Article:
- On 30th March 2020
- In Engineering, Research and Development
- By Jack
When you visit a coastal town or city, you are almost guaranteed to find some form of concrete structure on the beach. Whether they are seawalls or rock armour, these hard (or grey) engineering structures have become common in the coastal landscape. These defences provide much needed protection from coastal erosion, flooding and storm surge events which in turn protect important infrastructure and people living by the sea.
However, the negative impacts of these hard engineering strategies have now been widely documented, and their use called into question. For instance, an area taken up to build a seawall will reclaim crucial coastal habitats such as sand dunes and saltmarshes, which will impact the species reliant on these areas.
It is also widely known that the surface of rock armour or concrete structures support a less ecologically diverse range of organisms and even allow invasive species to outcompete native ones. A less ecologically diverse ecosystem could potentially undermine the ecosystem services (such as water purification or the provision of food) that we use, which will then impact our quality of life as well as the quality of marine life.
How can we improve this?
We need to do more to safeguard the marine environment and protect these ecosystems, not just for the benefit of marine species, but also for our own. Under the SARCC project, we are employing the use of surface textures, which are manipulations to the surface of concrete or any other hard surface in order to create more surface area. As rocky habitat is naturally rough through centuries of physical action from waves and sediment, they contain small (mm), medium (cm) or even large scale (m) changes to the surface including cracks, crevices and rockpools. With the aid of scientifically informed literature, we have created multiple surface texture designs which we have successfully imprinted onto our GeoBlockTM units.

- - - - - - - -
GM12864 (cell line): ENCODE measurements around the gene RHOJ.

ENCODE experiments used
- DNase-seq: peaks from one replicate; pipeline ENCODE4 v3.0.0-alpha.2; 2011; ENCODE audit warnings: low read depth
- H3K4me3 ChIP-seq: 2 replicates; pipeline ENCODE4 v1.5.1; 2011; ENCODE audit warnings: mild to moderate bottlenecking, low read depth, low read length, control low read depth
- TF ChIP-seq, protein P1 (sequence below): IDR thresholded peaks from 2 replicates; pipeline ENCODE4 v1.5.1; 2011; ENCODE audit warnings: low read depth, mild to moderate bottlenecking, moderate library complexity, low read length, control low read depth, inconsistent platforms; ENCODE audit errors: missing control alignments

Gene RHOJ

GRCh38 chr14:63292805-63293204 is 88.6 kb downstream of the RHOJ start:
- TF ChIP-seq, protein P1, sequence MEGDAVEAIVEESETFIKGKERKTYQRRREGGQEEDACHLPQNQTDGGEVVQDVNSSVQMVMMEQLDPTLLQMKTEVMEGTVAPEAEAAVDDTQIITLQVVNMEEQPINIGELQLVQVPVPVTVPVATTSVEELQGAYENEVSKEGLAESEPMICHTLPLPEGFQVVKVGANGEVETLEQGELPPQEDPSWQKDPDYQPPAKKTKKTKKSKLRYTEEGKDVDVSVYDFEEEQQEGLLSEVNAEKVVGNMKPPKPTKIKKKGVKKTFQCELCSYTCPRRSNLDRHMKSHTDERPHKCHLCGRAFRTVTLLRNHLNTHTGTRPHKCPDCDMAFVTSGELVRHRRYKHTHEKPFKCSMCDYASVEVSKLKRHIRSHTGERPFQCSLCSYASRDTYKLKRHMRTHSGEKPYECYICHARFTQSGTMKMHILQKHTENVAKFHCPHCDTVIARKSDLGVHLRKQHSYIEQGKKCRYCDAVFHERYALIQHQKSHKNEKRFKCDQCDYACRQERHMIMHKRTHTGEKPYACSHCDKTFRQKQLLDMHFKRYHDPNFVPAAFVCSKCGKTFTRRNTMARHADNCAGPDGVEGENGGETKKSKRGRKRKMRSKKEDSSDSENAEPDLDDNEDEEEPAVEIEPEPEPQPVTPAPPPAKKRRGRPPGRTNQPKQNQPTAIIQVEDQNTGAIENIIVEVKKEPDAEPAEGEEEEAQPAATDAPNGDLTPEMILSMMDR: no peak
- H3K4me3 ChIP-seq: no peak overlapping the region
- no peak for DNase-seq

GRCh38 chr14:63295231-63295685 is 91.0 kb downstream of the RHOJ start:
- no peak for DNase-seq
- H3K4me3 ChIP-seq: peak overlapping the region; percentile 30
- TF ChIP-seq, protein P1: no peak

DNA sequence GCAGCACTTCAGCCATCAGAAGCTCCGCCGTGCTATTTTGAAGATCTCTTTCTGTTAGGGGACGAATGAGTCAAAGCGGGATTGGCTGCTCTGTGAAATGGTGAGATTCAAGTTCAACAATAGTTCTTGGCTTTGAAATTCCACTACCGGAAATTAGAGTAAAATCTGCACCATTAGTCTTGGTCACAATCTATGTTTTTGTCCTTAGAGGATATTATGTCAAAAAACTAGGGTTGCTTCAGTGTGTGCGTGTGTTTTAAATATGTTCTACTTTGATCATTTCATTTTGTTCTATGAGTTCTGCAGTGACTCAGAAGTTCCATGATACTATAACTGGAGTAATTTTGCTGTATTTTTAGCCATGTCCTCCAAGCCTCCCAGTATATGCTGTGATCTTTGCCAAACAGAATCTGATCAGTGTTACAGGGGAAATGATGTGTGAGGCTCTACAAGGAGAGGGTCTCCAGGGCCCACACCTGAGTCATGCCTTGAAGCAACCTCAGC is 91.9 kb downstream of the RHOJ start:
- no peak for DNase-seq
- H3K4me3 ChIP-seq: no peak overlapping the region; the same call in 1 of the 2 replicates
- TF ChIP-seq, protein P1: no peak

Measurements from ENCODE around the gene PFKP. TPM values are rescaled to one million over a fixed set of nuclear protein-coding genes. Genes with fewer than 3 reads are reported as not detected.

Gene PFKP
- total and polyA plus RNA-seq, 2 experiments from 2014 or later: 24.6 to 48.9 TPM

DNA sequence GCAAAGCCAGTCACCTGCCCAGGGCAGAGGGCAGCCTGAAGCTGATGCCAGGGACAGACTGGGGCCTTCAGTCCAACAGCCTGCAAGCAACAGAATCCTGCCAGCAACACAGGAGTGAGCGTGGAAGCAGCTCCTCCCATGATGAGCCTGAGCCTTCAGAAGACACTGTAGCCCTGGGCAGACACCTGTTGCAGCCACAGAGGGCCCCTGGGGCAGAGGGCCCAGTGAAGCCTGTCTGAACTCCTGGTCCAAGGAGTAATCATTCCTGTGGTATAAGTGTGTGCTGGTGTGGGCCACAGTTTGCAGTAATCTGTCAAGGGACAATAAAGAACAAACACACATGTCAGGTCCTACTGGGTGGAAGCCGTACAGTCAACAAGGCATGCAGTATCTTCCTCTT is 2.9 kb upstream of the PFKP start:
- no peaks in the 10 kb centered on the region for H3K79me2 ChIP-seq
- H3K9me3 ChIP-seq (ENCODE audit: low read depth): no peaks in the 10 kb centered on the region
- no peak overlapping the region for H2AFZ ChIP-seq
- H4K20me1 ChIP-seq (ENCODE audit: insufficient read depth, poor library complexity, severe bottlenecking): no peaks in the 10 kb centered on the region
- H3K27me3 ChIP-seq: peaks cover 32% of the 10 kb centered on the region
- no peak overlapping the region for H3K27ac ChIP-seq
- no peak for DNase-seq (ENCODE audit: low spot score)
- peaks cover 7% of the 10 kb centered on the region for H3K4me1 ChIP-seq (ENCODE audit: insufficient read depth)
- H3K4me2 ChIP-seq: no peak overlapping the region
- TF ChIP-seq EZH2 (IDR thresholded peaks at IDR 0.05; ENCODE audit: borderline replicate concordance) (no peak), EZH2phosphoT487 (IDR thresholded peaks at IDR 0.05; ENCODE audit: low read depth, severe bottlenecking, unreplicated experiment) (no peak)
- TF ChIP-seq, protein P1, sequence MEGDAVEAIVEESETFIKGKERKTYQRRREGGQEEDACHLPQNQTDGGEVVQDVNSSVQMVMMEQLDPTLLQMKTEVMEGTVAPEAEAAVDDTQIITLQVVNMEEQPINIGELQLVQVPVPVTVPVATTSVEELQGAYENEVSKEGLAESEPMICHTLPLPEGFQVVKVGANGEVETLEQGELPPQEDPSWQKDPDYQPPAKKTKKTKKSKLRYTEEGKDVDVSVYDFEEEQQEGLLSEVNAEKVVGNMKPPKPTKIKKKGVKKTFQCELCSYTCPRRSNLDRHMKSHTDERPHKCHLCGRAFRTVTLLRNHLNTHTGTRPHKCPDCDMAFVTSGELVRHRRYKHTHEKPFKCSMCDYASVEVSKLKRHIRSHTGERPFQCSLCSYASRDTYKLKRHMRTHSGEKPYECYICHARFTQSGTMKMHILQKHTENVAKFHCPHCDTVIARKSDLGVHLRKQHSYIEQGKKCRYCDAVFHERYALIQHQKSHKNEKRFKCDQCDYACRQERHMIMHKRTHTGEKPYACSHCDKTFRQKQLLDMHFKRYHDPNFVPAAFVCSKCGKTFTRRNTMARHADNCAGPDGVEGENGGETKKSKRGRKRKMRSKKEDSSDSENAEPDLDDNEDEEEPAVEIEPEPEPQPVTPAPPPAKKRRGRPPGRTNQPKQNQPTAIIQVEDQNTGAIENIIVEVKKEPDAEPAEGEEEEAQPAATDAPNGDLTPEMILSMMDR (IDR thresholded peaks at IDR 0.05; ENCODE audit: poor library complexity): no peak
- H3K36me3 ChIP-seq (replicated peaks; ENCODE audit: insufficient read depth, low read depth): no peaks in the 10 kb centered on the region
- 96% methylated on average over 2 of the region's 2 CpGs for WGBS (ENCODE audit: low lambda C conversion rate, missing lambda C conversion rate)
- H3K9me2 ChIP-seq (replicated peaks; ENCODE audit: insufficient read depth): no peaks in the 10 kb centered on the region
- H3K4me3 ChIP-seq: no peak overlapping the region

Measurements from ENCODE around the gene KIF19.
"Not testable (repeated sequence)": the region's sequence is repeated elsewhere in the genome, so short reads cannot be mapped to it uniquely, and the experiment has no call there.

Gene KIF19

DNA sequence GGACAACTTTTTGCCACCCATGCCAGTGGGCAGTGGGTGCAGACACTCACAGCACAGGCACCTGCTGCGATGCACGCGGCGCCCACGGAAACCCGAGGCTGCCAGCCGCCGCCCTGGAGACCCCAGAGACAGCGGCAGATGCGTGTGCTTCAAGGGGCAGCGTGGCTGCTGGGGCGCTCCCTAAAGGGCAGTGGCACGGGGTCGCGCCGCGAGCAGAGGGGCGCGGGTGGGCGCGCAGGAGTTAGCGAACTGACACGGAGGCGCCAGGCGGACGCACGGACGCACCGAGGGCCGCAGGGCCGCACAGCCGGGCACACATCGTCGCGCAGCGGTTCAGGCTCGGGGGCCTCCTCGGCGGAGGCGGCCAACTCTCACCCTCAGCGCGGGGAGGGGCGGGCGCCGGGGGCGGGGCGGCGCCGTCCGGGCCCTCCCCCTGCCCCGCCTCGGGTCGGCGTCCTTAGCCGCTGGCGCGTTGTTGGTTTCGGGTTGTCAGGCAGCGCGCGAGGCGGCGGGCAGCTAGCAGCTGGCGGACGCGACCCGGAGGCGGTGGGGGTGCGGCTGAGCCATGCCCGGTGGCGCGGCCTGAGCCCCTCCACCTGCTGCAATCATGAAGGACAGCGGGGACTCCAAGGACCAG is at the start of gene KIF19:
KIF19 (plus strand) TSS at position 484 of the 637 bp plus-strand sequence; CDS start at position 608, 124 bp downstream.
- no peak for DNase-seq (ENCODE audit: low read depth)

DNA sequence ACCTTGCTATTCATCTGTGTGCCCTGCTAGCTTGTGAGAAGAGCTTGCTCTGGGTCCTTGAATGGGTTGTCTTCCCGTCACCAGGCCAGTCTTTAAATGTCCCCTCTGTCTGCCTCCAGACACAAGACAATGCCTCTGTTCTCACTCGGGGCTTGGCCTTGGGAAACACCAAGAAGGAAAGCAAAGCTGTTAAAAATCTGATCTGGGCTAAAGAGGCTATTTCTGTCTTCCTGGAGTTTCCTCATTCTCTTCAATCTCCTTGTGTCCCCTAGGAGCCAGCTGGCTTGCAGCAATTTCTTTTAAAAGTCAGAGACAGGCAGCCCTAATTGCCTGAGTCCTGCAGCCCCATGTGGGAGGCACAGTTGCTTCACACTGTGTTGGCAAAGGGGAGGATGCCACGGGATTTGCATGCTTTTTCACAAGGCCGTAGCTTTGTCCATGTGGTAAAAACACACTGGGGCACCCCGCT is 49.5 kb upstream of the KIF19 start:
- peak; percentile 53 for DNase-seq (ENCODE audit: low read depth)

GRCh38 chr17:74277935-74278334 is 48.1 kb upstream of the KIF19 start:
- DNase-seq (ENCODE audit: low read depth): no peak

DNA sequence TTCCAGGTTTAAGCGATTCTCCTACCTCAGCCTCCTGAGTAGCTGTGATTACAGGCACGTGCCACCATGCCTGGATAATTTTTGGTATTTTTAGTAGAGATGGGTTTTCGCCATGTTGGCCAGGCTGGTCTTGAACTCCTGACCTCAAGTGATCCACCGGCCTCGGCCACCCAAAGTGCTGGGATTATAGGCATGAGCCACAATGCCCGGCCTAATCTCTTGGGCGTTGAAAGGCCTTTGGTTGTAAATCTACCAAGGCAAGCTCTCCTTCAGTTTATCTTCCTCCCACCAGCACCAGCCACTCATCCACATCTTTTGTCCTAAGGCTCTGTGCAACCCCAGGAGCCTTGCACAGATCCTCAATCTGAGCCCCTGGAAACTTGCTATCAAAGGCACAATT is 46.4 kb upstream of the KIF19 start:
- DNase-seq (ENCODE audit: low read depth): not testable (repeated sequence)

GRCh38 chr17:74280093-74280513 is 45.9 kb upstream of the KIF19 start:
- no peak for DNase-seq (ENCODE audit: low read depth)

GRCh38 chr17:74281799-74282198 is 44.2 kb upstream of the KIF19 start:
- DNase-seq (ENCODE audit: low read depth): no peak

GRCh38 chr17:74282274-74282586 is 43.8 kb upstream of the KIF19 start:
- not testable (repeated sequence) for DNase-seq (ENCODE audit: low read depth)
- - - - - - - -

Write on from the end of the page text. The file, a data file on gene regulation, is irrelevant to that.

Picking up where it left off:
The potential use of these surface textures is ideal for locations where the creation of natural coastal habitats is not feasible for economic or technical reasons, such as large coastal cities with a high energy marine environment. Our surface textures can be designed to be retrofitted to the surface of existing seawalls which will provide more heterogenous habitat for marine flora and fauna to settle and colonise while also providing much needed protection from ocean forces.
While surface textures within scientific literature are largely limited to tiles that have been retrofitted to existing walls, we are looking into how else our surface textures can be employed, including using our textured GeoBlocks as the foundation for Eco-Reefs in order to support even larger ecosystems in multiple settings.